2018-19 RCL-C First Sunday After Epiphany

(Baptism of the Lord)

Additional Resources for Proclamation & Preaching

Epiphany 01: January 13, 2019 • Gospel Text: Luke 3:15-17, 21-22

Holy Spirit Is the Extra

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Proclamation for Today

by Rev. Dr. Clint Schnekloth

Since the extra in Jesus’ way of baptism (compared to John) is the Holy Spirit, let’s focus on the extra the Holy Spirit brings.

Here in Luke’s gospel, the Holy Spirit is called out as the person between the proclamation concerning a Messiah, and the sorting that occurs in judgment. John humbles himself, lifts up Jesus, but then also articulates a proto-trinitarian description of the Holy Spirit in the economy of salvation.

Rowan William’s recent work on Christ the Heart of Creation offers one such way of framing this: “The Spirit is the agent that connects the agency and prayer of the believer with the agency of the Word, primarily of course the agency of Word uniquely embodied in Jesus. Indeed, it could be said that the definition of the Spirit’s distinctive role in much of the New Testament is that it is the divine action which consolidates the community’s identity as inhabited and formed by Jesus Christ — initially by being ‘poured out’ in baptism (1 Cor. 12:13; cf. John 7:37-39) then by shaping the virtues of the community and the interweaving of distinct gifts and vocations in the community (Romans 12:3-7, 1 Cor. 12) and by sharpening discernment among believers through the gift of ‘truthful’ life, life within the reality of the Word’s relation to the Father (John 15:26-16:15)” (81).

What does this have to do with preaching Jesus’ baptism? Well, it makes the baptism of Jesus about our participation in it. And because we are baptized into this baptism, and baptized with (in) this Holy Spirit, we can pray to the Father as Jesus prayed to the Father.

Dietrich Bonhoeffer liked to say that preaching was Jesus Christ walking around among the church community. Preaching the baptism of the LORD then shifts things one essential pneumatological degree, preaching to the community in such a way that the community becomes Jesus Christ walking around among the world. And it is the Spirit spoken by Jesus at baptism into Christ that does this.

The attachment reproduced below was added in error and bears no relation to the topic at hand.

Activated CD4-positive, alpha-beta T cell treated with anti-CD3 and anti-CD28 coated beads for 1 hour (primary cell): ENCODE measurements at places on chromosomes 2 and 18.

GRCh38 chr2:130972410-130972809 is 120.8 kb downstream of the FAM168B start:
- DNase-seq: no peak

Inevitably, some hearers and probably some preachers will get hung up in this text on the burning chaff. For the sake of lowering anxiety and also more authentically preaching what such a text might truly mean, keep in mind the chaff is just one part of the plant, not the whole… as is the wheat. So if the community imagines itself as a field, and stalks of grain as individual members, it would be wrong-headed to consider the possibility that individual hearers are either chaff or wheat. Rather, each of us is both, and one of “the divine action[s] which consolidates the community’s identity as inhabited and formed by Jesus Christ“ is the work of the Spirit to cast off the chaff in order to store up the wheat.

This is ultimately what justice looks like. For the granary to be filled properly, for the kingdom of God to be established, things will need to be made right.


The following links and resources are not produced or maintained by RCL Worship Resources or Clergy Stuff. However, at the time of this posting, the links were active and considered to be good source material for proclamation for the text for this week. Please scroll down or click on the quick jump menu you find below. Click here for more free RCL worship resources & planning materials.

  1. Historical Exegetical Resources

  2. Contemporary Resources

  3. Video & Other Resources

  4. RCL Daily Devotional

  5. Worship Trends

  6. Free Dramatic Reading of the RCL Text


Epiphany Header Art

Historical Exegetical Resources

Contemporary Resources

Quotable Quote RCL Image (copyright 2018)
If you accept the belief that baptism incorporates us in the mystical body of Christ, into the divine DNA, then you might say that the Holy Spirit is present in each of us, and thus we have the capacity for the fullness of redemption, of transformation.
— Thomas Keating
Food For Thought Image RCL (copyright 2018)

Sermons

For Kids

Contemporary Exegesis

·  "The Power of a Father's Affirmation," Rick Fry, 2013.

·  "On Taking the Watery Plunge," Michael Coffey, 2013.

·  "Beloved," Rick Morley, 2013.

·  "Risky Waters," Heather Carlson, Ekklesia Project, 2013.

 

 

A Good Read

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A wonderful resources using the simple, clear text adapted from the French Reformed Church liturgy. Great for children’s sermons and as gifts for baptismal sponsors.

LINK HERE: At Your Baptism – Board book

 

 

Video Resources

Additional Hymns & Praise Music: “Alison Krauss — Down to the River to Pray”

 

 

Free Current RCL Daily Devotional

 

More Reading For You

 

Current RCL Worship Trends

 

Dramatic Reading of the Text

Readers: Narrator, John, Voice

Narrator: As the people were filled with expectation, and all were questioning in their hearts concerning John, whether he might be the Messiah, John answered all of them by saying,

John: I baptize you with water; but one who is more powerful than I is coming; I am not worthy to untie the thong of his sandals. He will baptize you with the Holy Spirit and fire. His winnowing fork is in his hand, to clear his threshing floor and to gather the wheat into his granary; but the chaff he will burn with unquenchable fire.

Narrator: Now when all the people were baptized, and when Jesus also had been baptized and was praying, the heaven was opened, and the Holy Spirit descended upon him in bodily form like a dove. And a voice came from heaven,

Voice: You are my Son, the Beloved; with you I am well pleased.

Pronunciation Guide

winnowing: WIN-oh-ing granary: GRAYN-uh-ree chaff: CHAff